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Scot Augustson

OK, Paul. I'm calling you on one point:
"Let’s face it, a key reason 14/48 can get such amazing acting talent working such insane hours is that Equity, the stage actors union, looks the other way. "
Bull fucking shit.
Now, I love that our equity brethren and sistren can participate in 14/48. And I love it when actors are paid. And I do believe that equity should find ways to allow it's members to be in interesting 99 seatish things.
HOWEVER. In Seattle membership in equity is no prediction of talent. There are brilliant union actors, so-so union actors, and stinky union actors.
The same as non-equity.
Many of the e-actors who participate in 14/48, were in 14/48 before jumping the broom. Do you think they're now better just for being equity? (And again, I am not anti-equity.)
Oh, I could go on and on.

Julie Gillis

I'm glad I found this blog (via Chris Lucas). I'm glad to see that the Seattle scene is just as intense and vibrant as when I left, probably more so.
We'll be out this summer, hopefully we'll see you all.

Andy Joe

Thanks, Paul. I couldn't have said it better myself.

Kurt Beattie & Carlo Scanduizzi both attended 14/48 when it was at ACT last year. They dug it. Carlo came a number of times and saw us at On the Boards in the Summer. ACT asked us back to the Falls Theatre.

Michael Place

I agree Scot...and to digress...
Its a tricky situation in our fair city with the Union. Lets take a look at someone like Marya Sea Kaminski for a moment. She, in my opinion, is one of the most dedicated, talented and passionate fixtures of our community...equity? Nope. Im sure she would love to be in order to get the support that comes with joining the union but it is simply not worth it to her (as far as I know) to lose her ability to say YES! to projects that excite her. This is part of what makes her so awesome. Equity looks at our city and thinks "oh, seattle only has 400 union actors, they arent big enough to listen to." Well, theres a reason equity and its cause you guys are outdated and do not serve your member's best interests. I am reminded of Lawrence Ballard's tyraid when he finally told the realities created by the institions that support life-time artistry in Seattle to wake the fuck up.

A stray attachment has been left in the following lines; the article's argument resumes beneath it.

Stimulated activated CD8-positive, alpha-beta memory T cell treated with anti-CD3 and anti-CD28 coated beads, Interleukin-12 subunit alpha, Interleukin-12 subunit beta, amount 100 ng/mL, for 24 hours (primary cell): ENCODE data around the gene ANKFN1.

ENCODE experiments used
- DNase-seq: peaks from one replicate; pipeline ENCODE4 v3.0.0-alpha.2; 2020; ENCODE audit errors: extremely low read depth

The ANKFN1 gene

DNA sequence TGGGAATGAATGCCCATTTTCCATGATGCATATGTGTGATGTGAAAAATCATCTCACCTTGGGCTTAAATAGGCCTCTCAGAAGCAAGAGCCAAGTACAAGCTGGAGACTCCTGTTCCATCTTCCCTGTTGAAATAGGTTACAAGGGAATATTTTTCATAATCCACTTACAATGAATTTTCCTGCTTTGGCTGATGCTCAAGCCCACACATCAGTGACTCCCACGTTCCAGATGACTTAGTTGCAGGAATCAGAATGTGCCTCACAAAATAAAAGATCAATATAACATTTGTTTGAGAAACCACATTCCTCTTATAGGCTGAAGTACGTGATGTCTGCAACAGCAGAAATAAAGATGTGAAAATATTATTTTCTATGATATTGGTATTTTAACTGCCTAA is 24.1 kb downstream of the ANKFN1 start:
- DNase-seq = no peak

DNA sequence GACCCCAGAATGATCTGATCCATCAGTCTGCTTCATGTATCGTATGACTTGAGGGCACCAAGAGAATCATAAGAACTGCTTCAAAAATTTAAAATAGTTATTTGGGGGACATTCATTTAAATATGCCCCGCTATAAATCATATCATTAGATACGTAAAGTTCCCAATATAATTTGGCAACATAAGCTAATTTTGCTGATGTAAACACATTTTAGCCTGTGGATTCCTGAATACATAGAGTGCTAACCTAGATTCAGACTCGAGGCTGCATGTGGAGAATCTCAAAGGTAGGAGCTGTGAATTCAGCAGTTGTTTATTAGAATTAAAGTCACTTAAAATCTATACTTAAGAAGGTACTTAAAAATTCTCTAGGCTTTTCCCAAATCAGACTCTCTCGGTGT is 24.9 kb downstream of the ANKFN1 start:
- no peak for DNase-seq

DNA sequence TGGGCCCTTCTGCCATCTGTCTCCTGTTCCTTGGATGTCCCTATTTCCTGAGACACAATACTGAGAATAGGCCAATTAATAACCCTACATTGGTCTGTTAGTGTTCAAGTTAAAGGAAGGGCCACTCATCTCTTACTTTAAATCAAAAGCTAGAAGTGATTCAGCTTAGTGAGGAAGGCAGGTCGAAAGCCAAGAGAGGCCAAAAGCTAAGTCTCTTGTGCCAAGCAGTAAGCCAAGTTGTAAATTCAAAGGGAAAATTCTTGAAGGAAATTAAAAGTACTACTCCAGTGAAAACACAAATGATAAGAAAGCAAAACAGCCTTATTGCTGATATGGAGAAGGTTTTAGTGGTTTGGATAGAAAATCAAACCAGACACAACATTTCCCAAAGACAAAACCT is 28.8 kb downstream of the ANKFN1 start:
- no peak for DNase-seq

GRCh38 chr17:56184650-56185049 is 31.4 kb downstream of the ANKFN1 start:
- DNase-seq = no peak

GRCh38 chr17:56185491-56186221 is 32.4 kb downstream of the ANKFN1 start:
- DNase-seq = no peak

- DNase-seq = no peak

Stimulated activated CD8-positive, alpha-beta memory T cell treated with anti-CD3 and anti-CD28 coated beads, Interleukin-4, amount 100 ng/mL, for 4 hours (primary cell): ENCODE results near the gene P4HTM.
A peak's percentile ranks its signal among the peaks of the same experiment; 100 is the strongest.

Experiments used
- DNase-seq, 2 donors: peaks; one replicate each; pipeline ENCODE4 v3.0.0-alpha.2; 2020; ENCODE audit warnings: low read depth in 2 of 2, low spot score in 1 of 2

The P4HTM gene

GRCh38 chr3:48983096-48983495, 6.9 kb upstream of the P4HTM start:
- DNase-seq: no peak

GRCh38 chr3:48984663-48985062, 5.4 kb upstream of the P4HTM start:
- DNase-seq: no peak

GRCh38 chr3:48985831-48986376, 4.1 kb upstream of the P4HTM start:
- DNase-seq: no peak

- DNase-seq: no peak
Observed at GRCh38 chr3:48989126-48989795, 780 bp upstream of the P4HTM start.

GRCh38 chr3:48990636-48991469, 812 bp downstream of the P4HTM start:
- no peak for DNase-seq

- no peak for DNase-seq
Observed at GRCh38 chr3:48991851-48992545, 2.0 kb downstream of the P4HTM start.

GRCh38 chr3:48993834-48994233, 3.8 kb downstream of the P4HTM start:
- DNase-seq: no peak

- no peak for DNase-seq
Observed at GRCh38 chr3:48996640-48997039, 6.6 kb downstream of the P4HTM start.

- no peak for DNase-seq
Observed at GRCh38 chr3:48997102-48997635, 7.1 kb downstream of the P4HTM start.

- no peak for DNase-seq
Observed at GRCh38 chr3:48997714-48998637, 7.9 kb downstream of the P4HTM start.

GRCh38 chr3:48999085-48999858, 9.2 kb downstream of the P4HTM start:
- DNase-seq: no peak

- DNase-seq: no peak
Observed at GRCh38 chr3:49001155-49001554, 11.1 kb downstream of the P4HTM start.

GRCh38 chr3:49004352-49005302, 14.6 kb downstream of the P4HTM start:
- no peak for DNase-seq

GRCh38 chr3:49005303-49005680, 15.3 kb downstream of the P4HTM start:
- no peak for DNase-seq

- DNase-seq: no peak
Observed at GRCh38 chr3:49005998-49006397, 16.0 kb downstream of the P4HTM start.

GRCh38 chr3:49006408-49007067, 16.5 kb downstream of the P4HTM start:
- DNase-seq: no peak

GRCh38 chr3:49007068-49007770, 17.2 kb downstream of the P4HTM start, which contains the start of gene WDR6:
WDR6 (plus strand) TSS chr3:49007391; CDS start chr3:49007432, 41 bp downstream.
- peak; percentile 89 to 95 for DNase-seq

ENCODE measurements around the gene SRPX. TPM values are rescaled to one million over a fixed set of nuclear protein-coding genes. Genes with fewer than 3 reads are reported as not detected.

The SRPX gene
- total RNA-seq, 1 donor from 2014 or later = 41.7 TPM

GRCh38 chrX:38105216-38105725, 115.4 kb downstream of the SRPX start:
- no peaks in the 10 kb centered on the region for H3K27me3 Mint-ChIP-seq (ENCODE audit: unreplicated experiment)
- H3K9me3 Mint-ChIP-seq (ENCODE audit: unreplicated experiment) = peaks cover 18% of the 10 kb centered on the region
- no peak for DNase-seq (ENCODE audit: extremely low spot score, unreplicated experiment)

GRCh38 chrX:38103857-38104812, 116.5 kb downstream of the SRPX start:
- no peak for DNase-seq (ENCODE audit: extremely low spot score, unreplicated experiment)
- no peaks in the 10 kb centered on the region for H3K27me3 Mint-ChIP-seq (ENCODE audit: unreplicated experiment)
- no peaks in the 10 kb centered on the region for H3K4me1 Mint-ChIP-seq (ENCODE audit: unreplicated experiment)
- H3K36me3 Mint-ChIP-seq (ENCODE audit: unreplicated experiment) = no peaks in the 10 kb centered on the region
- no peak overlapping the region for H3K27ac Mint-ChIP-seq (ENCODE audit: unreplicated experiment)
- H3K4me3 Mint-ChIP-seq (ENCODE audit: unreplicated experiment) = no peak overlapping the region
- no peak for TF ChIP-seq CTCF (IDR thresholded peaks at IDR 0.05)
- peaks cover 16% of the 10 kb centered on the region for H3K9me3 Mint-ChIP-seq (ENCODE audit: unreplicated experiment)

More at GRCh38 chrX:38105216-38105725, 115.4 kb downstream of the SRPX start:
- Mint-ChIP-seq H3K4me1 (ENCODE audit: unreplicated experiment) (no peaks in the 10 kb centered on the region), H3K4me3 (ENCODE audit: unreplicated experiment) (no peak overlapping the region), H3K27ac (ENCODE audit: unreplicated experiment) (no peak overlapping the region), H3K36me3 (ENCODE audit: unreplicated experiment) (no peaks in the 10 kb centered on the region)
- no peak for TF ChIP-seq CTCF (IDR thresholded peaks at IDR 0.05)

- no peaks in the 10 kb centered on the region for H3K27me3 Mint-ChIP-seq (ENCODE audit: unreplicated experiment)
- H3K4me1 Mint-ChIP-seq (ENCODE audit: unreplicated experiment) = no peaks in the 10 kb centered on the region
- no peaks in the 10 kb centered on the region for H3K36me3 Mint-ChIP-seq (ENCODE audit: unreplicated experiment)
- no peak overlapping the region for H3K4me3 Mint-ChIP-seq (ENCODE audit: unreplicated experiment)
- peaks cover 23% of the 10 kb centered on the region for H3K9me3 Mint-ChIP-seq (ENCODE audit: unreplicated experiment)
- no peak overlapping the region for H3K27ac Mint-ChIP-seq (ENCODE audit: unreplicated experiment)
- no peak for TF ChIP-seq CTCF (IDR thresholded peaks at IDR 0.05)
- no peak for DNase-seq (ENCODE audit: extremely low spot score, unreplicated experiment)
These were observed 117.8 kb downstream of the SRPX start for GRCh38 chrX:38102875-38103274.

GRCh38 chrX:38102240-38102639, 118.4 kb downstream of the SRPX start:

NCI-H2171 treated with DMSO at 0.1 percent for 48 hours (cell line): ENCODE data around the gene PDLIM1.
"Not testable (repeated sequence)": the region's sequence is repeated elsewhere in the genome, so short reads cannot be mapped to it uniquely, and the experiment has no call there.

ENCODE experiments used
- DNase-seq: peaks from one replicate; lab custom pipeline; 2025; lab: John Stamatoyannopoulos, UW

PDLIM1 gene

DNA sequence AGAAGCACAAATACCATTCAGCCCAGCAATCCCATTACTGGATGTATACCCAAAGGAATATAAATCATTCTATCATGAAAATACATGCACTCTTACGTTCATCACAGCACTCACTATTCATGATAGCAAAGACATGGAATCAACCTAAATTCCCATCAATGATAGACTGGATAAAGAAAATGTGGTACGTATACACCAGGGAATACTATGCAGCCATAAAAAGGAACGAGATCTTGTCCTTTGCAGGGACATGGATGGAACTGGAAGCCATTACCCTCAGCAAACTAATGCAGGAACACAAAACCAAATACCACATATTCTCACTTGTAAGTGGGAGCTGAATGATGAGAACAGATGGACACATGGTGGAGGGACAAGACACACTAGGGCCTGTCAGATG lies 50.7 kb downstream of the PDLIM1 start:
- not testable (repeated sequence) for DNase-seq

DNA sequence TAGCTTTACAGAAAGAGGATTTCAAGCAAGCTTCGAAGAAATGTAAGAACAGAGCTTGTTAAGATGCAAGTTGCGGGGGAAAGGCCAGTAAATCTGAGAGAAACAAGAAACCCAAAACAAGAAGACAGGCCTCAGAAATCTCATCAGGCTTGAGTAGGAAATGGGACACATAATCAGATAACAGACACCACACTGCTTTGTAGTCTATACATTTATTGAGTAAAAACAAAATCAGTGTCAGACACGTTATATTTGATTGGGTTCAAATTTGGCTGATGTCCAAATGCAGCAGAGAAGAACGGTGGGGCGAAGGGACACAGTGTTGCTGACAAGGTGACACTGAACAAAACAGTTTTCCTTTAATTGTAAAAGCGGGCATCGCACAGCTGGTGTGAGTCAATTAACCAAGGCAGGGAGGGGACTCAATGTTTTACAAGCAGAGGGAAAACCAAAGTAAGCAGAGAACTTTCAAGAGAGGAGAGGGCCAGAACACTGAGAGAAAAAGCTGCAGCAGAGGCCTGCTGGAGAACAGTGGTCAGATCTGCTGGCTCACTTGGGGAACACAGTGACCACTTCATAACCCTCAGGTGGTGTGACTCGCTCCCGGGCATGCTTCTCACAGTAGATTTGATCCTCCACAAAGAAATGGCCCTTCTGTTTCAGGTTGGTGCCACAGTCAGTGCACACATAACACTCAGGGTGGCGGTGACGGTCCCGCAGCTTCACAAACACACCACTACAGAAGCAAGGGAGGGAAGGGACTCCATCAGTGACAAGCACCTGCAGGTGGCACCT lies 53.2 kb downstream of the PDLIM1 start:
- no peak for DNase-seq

I bet you can google it.

I want nothing more than to help Seattle develop into a world class theatre town (even if only by proxy for now: My investment at Yale is actually about and for Seattle) and the union needs to be taken to school. What can a relatively small arts scene do against the national, ancient Equity? What do we have to bargin with? How can we make the changes we need to take the next step to keeping the artists the city breeds and needs IN SEATTLE.

Paul Mullin

Here, here, Micky.

I couldn't have said it better and I'm glad you did because I worry that people have started to tune me out as a broken record on this subject.

One response point: it's no big mystery what Seattle actors (both AEA and non) should do in response to Equity. They should simply do any work that they deem appropriate as artists. This is basically what AEA actors are doing with 14/48 anyway. I'm just asking them to expand their scope to other new plays.

The dirty little secret is that Equity has no teeth. If every AEA member (like myself: I've been doing this for years) started acting in full productions of new works at fringe houses for free or less than scale tomorrow, Equity would do nothing to stop them except, perhaps, issue a sharply worded letter. We could call it the "anti-strike": A coordinated effort to WORK as artists instead of waiting for AEA jobs that never or rarely appear, and when they do, are uninteresting.

Once it becomes clear that Seattle Actors, union and non, will do new work as they see fit, then Equity will codify it in a new agreement and call it good in order to avoid an unseemly struggle.

Money Changes Everything

So the union should be more willing to let actors work for beer and let someone else pocket the money when it's for something that you deem artistically worthy (i.e. you're involved in it?)

What's the point of a union again?

Paul Mullin

You're asking me, Money? To explain what Equity is for? I'm the wrong person, trust me.

But I can say this, plenty of other artists' unions let them do art for free and then offer their services when that artist works for an established large institution. My wife works as a singer through a union for the Seattle Opera, but that union doesn't prevent her from performing in smaller circumstances. This a particular thing Equity does, particularly here in Seattle. As I say, pretty much any AEA actor who wants to can do one of my plays in LA or NY.

On a completely different note: I know it's considered the custom of the internet country to post anonymously, but there is no tradition of it in the theatre. In the world of live performance, one says one's words in public and stands by them with their body. So as a rule I won't be accepting any more anonymous posts.

Stand and deliver, people!


I love my baby bro's dictums! I concur with the whole Anonymous posting shenanigans. Anonymous is synonymous with "yellow bellied, chickenshit".

Louis Broome

And let's not forget my post attempting to bring peace to the 14/48 world - http://opensourcetheatricals.blogspot.com/2009/02/mullin-equation.html

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